So how much protein should we be eating and when?
Over the last few decades protein ingestion has been widely investigated, and for those who train regularly it is generally agreed that eating approximately 1.2g – 1.8g of protein per kilo of body weight is the way to go (check out the Nibble protein calculator).
But research is now showing that when you eat protein is almost as important as how much you consume. Evenly distributing protein intake throughout the day has been found to be optimal, instead of eating most of your protein in one meal (like dinner). This is largely down to the speed in which your body can metabolise protein because it can only process so much protein in a single sitting (and our bodies can’t store it for later use). A study by the University of Texas discovered that eating over 90g of protein at one meal provided the same benefit as eating just 30g of protein. Another study, in conjunction with the Australian Institute of Sport, similarly found that protein synthesis and breakdown is higher when consumed in small amounts as compared to when eaten in larger amounts (over 20g). It found that individuals would benefit from eating moderate amounts of protein (up to 20g) at regular intervals (every 3 hours). Experts suggest you should aim to get around 20g of protein at breakfast, lunch and dinner, while opting for snacks that are 5-10g of protein.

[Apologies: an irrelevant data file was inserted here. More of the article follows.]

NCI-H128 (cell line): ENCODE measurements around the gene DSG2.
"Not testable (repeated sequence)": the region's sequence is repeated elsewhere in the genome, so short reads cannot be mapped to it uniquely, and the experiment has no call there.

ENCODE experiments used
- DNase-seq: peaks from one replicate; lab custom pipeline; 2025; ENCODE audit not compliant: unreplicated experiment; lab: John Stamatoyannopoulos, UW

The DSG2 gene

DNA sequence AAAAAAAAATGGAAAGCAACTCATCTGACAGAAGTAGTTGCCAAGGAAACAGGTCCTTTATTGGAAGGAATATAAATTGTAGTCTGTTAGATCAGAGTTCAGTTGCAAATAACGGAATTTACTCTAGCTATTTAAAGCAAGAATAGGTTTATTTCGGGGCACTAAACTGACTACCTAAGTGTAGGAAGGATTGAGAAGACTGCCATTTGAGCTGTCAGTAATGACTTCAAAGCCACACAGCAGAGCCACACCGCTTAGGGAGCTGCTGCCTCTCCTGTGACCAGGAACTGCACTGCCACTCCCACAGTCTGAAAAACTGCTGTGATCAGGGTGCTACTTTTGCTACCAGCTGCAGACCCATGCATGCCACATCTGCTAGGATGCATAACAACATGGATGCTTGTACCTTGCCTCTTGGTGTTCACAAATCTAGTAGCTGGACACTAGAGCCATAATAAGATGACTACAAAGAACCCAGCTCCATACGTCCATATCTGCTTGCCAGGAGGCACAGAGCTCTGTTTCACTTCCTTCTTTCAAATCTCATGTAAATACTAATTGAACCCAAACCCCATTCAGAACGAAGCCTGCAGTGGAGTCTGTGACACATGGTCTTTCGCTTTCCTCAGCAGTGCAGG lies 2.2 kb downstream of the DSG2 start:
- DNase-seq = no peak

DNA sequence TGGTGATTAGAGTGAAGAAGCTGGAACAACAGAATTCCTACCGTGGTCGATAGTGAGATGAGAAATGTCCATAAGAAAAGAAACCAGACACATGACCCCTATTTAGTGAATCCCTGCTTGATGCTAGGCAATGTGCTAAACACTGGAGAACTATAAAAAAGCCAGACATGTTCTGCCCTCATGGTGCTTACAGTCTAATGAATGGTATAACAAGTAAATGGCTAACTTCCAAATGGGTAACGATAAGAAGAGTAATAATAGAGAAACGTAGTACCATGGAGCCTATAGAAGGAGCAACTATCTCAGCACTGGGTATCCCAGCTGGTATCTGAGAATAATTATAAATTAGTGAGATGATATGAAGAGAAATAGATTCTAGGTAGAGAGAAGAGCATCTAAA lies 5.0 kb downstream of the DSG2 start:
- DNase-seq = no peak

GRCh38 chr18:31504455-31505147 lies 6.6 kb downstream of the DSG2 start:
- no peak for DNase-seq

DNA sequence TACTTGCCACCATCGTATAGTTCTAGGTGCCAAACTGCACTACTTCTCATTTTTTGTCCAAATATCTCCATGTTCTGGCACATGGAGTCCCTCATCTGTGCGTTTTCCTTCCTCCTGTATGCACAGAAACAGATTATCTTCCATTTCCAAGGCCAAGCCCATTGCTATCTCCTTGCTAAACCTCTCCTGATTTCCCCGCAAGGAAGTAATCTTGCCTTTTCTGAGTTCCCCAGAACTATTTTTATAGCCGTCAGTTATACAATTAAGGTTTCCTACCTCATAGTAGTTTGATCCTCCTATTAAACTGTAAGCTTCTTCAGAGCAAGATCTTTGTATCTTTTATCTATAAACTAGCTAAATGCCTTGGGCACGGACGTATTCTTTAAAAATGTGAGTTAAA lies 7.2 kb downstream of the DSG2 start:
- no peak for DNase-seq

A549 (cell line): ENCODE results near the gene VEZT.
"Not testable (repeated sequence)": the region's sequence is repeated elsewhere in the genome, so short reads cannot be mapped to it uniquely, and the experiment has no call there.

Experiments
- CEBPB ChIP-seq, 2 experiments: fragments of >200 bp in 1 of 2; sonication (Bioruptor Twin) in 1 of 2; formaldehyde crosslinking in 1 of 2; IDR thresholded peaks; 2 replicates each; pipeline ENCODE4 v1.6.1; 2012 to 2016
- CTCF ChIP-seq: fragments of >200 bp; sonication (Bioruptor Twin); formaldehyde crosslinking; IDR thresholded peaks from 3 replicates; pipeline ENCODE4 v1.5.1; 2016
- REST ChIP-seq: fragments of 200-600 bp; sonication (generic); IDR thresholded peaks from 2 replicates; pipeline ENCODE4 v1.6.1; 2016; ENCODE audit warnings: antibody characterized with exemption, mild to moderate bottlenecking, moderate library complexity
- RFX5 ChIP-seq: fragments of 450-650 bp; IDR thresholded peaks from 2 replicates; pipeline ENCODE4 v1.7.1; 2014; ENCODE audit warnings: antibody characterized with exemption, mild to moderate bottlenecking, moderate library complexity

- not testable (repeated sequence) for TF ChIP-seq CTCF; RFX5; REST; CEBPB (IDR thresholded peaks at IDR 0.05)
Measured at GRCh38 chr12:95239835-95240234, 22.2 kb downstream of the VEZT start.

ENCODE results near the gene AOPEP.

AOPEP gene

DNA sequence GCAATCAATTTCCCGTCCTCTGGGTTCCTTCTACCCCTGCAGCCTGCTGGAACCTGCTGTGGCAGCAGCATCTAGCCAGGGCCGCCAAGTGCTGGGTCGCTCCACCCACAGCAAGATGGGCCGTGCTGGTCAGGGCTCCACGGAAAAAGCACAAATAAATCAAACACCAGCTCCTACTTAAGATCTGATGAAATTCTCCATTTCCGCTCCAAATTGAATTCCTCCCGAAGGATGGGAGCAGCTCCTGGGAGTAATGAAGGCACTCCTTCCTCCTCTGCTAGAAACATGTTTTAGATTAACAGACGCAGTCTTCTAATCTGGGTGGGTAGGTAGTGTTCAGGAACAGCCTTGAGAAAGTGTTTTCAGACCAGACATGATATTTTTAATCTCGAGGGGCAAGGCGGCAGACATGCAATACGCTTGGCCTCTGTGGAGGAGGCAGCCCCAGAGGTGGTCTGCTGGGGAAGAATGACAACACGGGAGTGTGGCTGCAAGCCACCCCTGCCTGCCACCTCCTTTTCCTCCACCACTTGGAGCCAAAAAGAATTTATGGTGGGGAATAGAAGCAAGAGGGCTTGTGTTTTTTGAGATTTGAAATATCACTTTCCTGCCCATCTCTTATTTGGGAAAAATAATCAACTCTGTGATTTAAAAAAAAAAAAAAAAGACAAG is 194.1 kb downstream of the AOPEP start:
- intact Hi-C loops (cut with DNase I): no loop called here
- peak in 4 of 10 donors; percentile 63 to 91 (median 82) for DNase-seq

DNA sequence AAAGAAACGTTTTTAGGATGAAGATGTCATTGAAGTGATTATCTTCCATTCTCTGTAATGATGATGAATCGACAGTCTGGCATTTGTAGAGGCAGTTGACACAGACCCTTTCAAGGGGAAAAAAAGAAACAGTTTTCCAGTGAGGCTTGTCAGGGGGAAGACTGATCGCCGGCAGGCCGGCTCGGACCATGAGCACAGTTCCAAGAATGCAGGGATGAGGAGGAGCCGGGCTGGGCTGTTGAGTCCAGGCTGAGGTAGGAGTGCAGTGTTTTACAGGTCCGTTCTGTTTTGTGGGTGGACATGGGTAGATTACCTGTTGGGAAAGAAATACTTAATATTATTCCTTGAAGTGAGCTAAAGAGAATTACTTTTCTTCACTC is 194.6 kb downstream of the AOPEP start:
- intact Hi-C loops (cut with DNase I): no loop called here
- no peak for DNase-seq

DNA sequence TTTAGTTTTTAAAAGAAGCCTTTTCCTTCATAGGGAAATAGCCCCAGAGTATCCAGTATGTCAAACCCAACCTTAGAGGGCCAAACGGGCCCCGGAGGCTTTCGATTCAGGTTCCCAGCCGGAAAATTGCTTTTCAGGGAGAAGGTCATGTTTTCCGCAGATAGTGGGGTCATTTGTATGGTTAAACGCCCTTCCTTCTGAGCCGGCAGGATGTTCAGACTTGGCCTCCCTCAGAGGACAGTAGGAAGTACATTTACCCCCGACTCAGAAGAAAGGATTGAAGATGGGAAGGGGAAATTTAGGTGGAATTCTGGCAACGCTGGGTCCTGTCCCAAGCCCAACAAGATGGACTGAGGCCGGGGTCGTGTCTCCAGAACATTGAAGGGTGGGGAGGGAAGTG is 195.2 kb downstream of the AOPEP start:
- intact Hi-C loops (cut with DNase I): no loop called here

No problem, right? Well, a recent study published in the International Journal of Sport Nutrition and Exercise Metabolism , found that even top athletes with expert nutritional advice struggle to spread their protein ingestion through out the day. The study followed well-trained Dutch athletes and discovered that 58% failed to consume 20g at breakfast, 36% failed at lunchtime and 8% at dinnertime.
by Adam Ridler
Chief Exercise Officer at Seven Stones, promoter of physical activity and fully addicted rower.